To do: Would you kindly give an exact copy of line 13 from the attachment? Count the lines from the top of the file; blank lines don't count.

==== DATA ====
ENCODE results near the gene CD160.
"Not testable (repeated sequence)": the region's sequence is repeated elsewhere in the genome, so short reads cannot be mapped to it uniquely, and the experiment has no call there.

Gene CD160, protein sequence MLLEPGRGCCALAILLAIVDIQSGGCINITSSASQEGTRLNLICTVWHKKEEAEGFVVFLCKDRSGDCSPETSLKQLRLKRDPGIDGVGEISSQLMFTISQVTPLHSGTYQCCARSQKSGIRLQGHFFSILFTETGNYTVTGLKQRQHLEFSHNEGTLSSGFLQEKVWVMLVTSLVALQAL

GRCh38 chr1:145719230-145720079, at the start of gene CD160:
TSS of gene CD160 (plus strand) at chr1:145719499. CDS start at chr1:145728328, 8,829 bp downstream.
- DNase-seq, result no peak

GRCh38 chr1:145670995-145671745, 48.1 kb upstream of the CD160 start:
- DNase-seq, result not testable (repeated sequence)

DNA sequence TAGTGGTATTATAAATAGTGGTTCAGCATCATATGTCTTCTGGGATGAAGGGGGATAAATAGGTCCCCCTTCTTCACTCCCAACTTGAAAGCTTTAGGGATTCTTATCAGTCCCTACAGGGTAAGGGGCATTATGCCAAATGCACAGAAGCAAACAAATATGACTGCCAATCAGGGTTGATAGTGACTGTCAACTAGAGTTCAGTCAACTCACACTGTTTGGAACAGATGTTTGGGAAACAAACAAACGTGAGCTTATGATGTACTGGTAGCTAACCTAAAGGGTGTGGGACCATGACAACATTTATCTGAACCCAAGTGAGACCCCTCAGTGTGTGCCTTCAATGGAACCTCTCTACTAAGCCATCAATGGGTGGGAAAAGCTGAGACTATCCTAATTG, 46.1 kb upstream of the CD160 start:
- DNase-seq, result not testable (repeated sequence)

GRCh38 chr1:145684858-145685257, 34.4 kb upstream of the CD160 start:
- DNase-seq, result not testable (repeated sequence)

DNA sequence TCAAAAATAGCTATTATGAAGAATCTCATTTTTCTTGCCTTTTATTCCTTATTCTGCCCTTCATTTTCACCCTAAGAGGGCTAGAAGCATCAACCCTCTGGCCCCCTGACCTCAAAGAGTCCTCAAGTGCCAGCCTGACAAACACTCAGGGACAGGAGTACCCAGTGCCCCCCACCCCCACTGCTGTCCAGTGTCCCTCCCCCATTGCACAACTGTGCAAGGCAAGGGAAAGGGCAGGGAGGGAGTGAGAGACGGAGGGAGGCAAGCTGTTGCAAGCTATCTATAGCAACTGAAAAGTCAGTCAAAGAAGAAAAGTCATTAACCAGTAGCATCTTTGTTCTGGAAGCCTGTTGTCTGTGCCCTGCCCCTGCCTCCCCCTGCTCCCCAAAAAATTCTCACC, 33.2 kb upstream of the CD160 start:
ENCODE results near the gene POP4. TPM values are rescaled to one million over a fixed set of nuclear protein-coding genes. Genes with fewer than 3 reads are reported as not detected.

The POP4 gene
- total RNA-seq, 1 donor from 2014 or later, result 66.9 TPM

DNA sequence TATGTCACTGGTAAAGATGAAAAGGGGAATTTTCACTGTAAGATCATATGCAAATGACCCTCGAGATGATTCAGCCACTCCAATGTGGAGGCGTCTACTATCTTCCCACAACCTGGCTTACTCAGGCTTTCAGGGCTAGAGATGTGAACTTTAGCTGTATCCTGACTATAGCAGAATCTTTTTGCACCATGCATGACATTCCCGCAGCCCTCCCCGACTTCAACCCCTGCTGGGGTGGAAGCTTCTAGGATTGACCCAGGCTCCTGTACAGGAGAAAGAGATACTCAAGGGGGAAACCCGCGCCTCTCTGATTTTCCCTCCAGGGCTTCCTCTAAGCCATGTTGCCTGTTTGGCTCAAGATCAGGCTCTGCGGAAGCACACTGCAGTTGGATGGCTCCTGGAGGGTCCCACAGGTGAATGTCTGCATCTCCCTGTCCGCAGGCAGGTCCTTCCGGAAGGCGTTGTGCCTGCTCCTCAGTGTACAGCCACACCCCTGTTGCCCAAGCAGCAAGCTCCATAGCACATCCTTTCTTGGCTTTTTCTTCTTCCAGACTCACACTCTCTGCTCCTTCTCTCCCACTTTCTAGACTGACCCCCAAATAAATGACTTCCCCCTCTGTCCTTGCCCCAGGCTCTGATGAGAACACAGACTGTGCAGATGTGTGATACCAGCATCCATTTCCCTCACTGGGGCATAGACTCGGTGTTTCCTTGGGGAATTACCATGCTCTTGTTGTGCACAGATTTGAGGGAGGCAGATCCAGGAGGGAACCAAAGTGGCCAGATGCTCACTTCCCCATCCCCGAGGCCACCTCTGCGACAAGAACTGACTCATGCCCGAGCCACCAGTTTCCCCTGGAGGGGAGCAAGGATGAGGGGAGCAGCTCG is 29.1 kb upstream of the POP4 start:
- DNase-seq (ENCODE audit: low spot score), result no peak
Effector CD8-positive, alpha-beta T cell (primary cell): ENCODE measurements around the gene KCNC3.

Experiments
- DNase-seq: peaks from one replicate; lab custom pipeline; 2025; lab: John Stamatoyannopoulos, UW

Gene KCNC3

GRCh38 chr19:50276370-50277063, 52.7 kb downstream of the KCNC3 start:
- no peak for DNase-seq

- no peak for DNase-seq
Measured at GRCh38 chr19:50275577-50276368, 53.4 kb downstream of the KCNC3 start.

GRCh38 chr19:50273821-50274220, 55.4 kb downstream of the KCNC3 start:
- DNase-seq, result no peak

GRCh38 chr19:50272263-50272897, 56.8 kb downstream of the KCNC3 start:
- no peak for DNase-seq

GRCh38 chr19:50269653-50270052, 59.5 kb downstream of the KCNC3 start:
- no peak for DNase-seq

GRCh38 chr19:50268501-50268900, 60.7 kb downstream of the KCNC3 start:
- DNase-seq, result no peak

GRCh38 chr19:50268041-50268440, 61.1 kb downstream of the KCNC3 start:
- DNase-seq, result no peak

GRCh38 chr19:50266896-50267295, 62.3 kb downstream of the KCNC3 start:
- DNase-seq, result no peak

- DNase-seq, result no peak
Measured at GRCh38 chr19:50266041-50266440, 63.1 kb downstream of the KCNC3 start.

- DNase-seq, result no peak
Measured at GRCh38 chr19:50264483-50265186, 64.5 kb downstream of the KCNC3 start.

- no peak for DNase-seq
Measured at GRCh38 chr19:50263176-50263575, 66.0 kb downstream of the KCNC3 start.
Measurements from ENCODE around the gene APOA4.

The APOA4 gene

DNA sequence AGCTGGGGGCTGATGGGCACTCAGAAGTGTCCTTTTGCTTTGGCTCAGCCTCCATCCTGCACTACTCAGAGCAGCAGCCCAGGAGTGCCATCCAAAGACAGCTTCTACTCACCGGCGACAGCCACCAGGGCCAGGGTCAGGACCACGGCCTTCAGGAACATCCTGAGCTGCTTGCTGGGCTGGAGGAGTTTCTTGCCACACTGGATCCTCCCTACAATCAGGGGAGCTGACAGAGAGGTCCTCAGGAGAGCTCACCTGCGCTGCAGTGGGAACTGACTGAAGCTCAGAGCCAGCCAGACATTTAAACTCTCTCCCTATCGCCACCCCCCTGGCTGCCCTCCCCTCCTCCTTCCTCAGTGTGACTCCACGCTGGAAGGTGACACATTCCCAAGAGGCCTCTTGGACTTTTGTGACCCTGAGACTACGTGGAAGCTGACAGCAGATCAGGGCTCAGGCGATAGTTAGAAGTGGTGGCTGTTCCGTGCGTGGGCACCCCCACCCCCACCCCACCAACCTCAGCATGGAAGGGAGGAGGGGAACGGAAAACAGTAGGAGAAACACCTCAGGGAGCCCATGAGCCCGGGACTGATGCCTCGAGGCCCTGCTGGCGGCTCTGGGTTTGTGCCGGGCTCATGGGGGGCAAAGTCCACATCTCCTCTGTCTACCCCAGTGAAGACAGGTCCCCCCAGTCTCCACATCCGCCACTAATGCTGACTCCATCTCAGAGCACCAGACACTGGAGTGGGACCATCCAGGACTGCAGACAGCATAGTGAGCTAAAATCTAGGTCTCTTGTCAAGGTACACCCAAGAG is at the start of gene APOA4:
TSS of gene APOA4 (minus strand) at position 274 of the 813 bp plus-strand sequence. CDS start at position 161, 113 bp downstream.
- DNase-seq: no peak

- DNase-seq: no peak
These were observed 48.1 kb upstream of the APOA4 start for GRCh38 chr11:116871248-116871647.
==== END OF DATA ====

DNA sequence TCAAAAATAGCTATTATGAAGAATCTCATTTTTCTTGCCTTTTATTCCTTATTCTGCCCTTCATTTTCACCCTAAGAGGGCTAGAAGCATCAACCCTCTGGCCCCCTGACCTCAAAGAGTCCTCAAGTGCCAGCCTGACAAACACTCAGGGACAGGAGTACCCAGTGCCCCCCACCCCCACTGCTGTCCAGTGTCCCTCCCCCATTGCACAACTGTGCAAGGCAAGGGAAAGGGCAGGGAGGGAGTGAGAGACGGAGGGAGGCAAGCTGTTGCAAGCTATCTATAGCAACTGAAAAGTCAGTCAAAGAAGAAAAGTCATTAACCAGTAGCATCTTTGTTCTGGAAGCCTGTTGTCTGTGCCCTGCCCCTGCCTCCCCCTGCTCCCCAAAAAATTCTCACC, 33.2 kb upstream of the CD160 start: